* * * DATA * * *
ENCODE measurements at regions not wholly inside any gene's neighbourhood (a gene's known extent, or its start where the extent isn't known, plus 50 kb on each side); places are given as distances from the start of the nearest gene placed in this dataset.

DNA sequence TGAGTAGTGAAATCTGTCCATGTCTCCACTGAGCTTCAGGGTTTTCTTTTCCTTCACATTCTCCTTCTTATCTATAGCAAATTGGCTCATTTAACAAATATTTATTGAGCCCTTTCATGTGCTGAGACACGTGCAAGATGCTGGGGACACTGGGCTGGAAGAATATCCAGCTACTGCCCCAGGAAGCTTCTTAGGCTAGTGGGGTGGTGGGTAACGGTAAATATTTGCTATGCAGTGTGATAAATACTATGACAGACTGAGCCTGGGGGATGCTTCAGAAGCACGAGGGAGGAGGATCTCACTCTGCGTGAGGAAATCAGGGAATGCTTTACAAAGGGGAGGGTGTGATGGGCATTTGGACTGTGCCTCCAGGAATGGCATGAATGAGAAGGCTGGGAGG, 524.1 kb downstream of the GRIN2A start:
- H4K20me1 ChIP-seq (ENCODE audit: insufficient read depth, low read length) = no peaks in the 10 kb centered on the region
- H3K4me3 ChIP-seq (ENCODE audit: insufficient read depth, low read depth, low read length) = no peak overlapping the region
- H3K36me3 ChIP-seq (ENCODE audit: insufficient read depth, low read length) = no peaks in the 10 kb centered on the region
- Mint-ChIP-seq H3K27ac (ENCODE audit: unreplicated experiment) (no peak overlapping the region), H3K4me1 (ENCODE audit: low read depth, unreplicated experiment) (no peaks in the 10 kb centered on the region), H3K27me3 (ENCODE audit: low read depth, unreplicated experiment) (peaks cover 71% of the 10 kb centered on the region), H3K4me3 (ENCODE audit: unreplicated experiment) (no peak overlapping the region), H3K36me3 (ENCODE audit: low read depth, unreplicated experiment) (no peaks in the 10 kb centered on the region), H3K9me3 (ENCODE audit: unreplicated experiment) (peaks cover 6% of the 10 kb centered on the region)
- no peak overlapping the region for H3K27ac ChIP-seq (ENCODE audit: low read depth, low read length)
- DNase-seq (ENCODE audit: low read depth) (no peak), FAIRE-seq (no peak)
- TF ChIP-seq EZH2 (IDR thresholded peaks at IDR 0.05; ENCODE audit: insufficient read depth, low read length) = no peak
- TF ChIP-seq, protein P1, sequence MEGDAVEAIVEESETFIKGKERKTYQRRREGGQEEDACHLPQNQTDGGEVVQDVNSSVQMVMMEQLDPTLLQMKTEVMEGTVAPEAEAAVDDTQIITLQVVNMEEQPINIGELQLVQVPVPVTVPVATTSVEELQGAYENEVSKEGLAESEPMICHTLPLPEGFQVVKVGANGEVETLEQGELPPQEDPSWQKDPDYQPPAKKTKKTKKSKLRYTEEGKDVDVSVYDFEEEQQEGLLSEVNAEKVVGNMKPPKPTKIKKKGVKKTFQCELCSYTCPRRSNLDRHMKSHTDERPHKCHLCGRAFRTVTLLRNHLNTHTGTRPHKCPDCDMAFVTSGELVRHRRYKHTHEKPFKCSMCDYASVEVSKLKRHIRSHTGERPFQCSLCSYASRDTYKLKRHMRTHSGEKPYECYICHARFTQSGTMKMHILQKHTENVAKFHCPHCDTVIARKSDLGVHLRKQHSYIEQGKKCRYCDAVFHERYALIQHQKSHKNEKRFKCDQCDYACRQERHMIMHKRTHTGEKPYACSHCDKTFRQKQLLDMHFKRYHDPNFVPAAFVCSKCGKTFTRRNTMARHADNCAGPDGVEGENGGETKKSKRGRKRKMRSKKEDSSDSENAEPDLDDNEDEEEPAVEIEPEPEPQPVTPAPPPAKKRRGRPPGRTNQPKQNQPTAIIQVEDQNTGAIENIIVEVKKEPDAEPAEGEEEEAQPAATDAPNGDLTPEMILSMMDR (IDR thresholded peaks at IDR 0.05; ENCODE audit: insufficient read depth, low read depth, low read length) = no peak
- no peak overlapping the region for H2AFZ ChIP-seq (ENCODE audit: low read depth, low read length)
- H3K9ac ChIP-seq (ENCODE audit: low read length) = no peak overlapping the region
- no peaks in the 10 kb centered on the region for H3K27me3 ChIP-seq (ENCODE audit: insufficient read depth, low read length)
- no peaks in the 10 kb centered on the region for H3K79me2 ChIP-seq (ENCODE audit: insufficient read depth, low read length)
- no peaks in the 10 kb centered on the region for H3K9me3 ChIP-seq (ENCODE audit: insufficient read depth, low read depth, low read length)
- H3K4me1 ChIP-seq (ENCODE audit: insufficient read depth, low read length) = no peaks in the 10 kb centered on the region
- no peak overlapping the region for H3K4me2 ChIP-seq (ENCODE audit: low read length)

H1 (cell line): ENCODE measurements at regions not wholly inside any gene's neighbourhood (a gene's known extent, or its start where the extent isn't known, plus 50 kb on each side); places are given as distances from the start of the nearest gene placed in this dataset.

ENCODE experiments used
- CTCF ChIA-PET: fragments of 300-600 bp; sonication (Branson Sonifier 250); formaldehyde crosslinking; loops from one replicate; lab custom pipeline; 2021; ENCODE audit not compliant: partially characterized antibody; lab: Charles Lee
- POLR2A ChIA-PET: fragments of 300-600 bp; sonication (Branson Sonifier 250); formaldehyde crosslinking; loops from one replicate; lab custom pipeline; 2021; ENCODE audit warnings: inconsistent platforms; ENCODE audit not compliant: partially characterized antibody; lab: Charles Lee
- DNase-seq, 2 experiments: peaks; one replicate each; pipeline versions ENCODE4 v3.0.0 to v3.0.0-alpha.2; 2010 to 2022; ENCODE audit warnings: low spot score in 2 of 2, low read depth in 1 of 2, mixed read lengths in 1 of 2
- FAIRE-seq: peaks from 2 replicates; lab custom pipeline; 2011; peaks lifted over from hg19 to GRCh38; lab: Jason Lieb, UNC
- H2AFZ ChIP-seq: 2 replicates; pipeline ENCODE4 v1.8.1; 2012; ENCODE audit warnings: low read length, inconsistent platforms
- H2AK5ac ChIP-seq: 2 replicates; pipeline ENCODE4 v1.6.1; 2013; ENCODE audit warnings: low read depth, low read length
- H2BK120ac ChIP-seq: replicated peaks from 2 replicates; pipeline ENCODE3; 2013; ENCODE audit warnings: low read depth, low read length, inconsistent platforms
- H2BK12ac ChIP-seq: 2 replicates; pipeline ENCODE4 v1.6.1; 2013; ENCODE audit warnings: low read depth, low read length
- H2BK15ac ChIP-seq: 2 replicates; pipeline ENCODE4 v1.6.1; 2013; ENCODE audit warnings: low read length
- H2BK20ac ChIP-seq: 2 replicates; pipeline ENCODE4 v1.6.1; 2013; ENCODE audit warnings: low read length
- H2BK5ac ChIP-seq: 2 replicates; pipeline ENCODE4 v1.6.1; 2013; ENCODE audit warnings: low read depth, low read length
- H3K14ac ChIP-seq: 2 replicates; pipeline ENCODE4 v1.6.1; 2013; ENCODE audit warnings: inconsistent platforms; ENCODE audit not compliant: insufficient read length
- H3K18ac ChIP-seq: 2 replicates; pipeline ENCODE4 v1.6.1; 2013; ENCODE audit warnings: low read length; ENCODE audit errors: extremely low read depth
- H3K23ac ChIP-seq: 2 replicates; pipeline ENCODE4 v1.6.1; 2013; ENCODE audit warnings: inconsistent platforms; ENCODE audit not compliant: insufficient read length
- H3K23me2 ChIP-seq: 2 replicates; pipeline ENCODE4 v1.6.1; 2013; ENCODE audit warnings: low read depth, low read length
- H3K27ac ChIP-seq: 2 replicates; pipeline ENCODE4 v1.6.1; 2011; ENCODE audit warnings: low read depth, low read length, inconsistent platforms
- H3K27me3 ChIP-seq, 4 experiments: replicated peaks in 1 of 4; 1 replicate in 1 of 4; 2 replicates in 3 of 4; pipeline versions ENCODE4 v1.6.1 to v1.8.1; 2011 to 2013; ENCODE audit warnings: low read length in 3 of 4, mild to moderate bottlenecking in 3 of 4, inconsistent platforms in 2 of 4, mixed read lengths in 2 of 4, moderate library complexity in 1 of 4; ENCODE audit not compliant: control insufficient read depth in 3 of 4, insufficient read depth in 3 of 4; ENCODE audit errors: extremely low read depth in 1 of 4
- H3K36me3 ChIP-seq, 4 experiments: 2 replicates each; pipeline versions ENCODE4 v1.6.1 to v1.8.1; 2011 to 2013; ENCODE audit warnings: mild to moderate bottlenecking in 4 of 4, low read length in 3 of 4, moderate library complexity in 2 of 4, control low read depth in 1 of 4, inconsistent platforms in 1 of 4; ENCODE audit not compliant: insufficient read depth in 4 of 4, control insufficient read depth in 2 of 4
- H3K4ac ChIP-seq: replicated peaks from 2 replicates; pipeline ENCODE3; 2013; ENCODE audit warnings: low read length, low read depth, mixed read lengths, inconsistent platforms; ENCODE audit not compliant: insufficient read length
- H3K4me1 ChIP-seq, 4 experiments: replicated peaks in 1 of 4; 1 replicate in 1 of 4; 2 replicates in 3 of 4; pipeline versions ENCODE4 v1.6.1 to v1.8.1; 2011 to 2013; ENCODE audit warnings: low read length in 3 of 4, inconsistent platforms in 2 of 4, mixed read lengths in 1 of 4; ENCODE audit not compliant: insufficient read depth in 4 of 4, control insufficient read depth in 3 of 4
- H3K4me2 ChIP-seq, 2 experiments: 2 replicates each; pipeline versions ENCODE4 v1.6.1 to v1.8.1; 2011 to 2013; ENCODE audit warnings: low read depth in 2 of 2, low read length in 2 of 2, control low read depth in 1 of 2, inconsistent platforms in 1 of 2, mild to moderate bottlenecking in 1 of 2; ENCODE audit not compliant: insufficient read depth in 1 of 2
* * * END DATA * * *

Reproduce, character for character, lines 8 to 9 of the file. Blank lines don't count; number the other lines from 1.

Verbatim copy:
- DNase-seq (ENCODE audit: low read depth) (no peak), FAIRE-seq (no peak)
- TF ChIP-seq EZH2 (IDR thresholded peaks at IDR 0.05; ENCODE audit: insufficient read depth, low read length) = no peak